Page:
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A hurst exponent, H, between 0 to 0.5 is said to correspond to a mean reverting process (anti-persistent), H=0.5 corresponds to Geometric Brownian Motion (Random Walk), while H >= 0.5 corresponds to a process which is trending (persistent). The hurst exponent is limited to a value between 0 to 1, as it corresponds to a fractal dimension between 1 and 2 (D=2-...

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The corresponding process would be fractional brownian motion (see here) It is parametrized by the Hurst Exponent. On the referenced site you find a link to some matlab code for simulating realizations of fractional BM. If you want to see some fractional Gaussian Noise in action (Matlab) you can do so here. Further more you might want to look into ...

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I don't believe it means they are efficient. It could only imply that your sample has no persistence (notice I'm not using the term auto-correlation) in the returns, if you did use returns instead of prices. Evidence of EMH via the Hurst exponent is an extrapolation that you cannot make. It just says you cannot reject the null regarding this test. There are ...

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A detailed description of the Hurst Exponent can be found here. A further (rather short search of Google) turned up this site claiming to provide an Excel Workbook with, among other things, Hurst Exponent estimation.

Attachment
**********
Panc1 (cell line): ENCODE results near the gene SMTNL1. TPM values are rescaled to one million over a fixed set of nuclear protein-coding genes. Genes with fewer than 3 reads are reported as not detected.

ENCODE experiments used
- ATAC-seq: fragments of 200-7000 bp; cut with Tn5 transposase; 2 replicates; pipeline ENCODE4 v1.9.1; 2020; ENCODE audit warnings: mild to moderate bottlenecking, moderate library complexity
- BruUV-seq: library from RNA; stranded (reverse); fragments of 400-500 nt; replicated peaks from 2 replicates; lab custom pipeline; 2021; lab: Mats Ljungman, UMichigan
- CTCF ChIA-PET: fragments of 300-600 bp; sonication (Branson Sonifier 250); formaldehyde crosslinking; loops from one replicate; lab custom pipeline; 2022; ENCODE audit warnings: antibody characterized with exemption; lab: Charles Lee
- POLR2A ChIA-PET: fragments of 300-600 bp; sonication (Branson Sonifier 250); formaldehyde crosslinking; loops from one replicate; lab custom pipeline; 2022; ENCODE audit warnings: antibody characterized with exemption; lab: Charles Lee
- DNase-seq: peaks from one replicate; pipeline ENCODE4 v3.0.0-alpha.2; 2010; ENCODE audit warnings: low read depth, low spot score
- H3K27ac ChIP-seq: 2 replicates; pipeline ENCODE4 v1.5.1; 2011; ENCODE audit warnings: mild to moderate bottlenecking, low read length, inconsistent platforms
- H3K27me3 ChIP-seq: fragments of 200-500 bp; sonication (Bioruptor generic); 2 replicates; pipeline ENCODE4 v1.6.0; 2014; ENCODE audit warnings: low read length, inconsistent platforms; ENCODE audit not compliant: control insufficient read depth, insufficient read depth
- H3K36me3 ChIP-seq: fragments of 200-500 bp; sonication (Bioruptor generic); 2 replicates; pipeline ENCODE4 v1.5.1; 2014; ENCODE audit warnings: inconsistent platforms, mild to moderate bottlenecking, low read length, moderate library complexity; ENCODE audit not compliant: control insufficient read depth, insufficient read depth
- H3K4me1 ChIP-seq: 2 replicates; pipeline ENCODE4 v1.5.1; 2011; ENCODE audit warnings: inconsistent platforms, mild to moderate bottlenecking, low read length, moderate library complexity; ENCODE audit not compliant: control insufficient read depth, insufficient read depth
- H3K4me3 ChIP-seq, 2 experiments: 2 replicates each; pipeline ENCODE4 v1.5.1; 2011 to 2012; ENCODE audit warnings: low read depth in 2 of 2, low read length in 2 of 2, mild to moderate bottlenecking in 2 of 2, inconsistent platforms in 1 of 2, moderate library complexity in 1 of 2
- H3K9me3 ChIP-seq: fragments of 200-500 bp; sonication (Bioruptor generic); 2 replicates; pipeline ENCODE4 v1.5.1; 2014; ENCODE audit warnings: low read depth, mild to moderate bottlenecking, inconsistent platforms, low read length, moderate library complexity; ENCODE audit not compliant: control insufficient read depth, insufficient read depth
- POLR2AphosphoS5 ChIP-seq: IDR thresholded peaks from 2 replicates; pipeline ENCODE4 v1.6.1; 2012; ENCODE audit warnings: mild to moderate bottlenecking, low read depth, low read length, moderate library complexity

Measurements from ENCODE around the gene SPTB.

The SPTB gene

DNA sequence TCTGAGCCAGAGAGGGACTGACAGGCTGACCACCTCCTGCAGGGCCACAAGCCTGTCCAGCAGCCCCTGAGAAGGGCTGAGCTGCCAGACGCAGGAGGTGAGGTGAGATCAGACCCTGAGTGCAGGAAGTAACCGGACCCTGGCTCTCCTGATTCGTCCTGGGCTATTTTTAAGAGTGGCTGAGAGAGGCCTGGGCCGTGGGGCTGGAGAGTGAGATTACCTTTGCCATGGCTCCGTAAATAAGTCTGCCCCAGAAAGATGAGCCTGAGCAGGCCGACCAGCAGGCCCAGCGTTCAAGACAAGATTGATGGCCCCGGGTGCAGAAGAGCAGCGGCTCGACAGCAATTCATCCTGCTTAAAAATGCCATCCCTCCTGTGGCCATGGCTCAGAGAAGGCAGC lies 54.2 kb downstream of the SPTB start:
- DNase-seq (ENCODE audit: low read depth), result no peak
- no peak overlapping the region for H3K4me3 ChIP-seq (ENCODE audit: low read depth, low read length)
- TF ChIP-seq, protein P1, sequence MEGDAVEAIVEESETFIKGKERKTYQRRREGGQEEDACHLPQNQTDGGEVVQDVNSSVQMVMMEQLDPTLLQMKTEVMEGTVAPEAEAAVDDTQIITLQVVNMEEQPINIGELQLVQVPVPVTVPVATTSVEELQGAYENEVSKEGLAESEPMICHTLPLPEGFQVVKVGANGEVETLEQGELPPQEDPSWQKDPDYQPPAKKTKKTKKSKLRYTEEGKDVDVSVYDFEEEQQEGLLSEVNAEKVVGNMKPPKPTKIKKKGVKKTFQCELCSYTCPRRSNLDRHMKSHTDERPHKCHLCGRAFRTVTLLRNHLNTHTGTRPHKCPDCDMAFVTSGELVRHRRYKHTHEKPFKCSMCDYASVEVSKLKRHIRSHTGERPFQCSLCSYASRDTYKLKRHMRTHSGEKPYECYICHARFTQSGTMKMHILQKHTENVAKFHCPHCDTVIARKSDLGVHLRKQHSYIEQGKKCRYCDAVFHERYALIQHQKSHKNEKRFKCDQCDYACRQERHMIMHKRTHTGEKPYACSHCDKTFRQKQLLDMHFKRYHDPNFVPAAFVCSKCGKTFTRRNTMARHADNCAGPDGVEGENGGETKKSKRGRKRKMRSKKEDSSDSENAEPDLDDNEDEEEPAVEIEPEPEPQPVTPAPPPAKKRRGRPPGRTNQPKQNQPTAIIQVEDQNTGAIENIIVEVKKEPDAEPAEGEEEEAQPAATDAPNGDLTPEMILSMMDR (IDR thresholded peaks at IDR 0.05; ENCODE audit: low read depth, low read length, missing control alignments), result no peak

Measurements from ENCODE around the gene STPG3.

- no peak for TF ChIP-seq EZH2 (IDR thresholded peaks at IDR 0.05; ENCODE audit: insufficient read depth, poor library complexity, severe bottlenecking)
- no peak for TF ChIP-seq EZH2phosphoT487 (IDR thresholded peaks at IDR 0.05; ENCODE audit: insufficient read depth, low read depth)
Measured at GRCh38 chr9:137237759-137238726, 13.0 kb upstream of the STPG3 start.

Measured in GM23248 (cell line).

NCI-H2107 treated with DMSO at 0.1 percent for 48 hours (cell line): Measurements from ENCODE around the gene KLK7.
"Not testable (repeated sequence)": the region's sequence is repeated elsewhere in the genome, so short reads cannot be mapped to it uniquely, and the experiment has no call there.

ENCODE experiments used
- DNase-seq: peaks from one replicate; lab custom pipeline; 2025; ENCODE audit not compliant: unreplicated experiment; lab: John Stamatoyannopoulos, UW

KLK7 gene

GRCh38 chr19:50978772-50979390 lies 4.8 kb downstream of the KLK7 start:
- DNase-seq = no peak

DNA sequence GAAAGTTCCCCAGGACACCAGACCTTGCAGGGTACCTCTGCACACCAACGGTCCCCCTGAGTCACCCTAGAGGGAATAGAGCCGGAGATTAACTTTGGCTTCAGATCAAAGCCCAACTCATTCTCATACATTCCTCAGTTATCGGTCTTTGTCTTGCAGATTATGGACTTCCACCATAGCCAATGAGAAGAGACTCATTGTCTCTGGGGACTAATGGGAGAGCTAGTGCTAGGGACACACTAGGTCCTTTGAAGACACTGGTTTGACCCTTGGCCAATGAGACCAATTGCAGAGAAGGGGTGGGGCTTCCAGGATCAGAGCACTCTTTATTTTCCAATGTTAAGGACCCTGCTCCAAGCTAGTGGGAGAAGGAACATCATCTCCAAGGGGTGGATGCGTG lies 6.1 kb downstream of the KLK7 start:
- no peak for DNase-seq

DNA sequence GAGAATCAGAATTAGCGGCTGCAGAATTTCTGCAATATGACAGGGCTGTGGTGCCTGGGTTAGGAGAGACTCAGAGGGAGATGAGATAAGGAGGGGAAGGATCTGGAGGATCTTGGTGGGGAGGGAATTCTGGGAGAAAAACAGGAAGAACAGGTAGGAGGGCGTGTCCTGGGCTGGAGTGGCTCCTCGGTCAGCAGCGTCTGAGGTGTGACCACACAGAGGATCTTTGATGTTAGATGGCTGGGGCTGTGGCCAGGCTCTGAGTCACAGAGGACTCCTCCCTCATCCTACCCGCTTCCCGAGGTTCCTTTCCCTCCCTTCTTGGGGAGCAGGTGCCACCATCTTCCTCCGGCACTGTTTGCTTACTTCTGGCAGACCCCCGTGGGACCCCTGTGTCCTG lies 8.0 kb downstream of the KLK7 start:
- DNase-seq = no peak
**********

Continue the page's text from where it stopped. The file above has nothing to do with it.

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The Hurst value can be coded to plot values >1. An example of how to tame Hurst values >1 http://www.ual.es/~jgarcia/index_archivos/HURST.pdf Following Weron, once (2) is calculated, the Hurst exponent H will be 0.5 plus the slope of (R/S)n −E(R/S)n. However, if we calculate this modified R/S analysis in this way, results show a Hurst exponent, for some ...

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As you suggest, in the case of non-stationary time series, the Hurst exponent is not suitable to measure the time seires persistence for the reasons you cited in the question. Particularly, when $H(q)$ is a non-linear function of q, as in the non-stationary time-series case, the time-series has to be analysed as it is a multi-fractal system (to deal this ...

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